We expect firms to have effective governance arrangements in place to identify the risks they run in their business models and operations, and a strategy to manage and mitigate these risks to deliver fair outcomes to customers, clients and market integrity. While the specific design of governance arrangements provides an infrastructure for how firms are run, our focus is on their effectiveness. Firms’ senior managers have a crucial role in demonstrating that they are accountable and responsible for their part in delivering effective governance, including taking responsibility and being accountable for the decisions they make and exercising rigorous oversight of the business areas they lead.

Culture is a set of shared values and norms that characterise a particular organisation – the mind-sets that drive behaviours in firms. Firms need to own and manage their cultures at all levels and understand the drivers that will help or hinder them to achieve the cultures they aspire to. We want firms to understand the importance we attach to delivering culture change, where it is relevant to our statutory objectives, and evidence it by outcomes, with clear indicators that the drivers of culture are measured, monitored and managed.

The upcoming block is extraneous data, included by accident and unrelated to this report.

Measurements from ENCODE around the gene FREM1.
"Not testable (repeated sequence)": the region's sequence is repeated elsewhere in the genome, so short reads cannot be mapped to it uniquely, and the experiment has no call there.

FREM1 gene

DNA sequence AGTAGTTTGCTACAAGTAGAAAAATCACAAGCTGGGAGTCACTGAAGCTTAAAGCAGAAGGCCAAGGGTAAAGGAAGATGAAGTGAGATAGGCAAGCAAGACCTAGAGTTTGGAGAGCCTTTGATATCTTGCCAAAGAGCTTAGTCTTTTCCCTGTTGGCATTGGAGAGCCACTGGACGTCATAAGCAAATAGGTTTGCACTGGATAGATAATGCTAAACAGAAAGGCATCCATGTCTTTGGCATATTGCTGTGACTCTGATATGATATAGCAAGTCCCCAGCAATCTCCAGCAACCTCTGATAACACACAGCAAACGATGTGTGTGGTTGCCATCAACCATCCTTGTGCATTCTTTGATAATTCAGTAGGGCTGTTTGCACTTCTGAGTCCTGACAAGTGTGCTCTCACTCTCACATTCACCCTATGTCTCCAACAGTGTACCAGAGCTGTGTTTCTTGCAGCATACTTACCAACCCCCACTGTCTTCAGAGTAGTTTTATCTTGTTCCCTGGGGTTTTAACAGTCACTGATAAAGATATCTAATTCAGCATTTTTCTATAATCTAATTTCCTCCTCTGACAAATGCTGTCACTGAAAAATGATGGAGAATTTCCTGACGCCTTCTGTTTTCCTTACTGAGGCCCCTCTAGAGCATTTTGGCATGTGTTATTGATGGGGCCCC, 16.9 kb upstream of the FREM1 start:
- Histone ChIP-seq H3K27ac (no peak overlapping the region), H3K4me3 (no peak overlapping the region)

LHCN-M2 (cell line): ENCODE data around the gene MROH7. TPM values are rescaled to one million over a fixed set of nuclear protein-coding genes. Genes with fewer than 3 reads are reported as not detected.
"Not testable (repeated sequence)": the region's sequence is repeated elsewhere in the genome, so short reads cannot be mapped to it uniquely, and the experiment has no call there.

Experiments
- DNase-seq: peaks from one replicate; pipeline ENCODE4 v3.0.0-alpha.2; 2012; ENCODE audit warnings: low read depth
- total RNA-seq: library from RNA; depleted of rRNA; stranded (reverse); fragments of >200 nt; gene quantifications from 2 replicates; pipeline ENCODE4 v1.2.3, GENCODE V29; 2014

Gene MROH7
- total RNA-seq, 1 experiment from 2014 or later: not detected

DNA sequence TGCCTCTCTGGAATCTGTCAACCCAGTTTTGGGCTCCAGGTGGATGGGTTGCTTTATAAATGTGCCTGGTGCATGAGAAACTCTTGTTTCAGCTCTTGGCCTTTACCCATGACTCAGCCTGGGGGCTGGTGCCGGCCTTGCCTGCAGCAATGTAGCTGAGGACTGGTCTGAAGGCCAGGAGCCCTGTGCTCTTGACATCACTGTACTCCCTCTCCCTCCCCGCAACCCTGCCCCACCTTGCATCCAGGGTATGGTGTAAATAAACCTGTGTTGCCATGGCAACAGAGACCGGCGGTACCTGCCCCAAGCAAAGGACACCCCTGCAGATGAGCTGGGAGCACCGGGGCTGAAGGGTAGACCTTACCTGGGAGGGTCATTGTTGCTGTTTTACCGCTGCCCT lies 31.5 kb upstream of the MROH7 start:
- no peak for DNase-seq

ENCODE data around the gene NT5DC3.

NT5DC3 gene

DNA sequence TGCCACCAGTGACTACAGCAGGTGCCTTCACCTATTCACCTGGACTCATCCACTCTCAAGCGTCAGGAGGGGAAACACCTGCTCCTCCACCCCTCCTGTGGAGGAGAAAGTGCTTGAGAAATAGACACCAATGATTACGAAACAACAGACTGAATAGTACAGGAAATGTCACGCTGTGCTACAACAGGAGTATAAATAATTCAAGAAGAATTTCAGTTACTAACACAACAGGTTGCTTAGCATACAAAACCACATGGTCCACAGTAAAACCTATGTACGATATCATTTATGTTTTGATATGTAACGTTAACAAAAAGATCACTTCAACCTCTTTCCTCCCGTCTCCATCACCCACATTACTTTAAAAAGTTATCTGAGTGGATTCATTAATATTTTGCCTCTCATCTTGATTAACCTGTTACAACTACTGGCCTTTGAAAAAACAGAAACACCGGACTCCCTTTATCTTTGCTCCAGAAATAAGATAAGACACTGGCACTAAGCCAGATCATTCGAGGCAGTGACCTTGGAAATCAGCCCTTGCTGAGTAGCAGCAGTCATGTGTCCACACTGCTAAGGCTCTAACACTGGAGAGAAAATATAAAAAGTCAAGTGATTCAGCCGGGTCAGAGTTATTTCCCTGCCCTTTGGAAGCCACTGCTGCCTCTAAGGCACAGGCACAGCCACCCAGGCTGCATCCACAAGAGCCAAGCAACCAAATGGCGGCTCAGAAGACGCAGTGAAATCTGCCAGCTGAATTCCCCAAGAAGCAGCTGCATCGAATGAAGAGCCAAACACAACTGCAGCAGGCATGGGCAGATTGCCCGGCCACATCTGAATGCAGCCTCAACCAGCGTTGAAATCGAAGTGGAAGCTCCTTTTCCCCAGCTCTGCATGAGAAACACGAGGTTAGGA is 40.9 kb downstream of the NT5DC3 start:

Boards have a critical role in setting the ‘tone from the top’. We expect them to take responsibility for their firms’ culture, ensure it remains high on firms’ agendas and that this tone is replicated throughout the firm. Senior managers need to ensure that their firm’s business processes, people and other drivers of culture support and reinforce the culture they want to embed.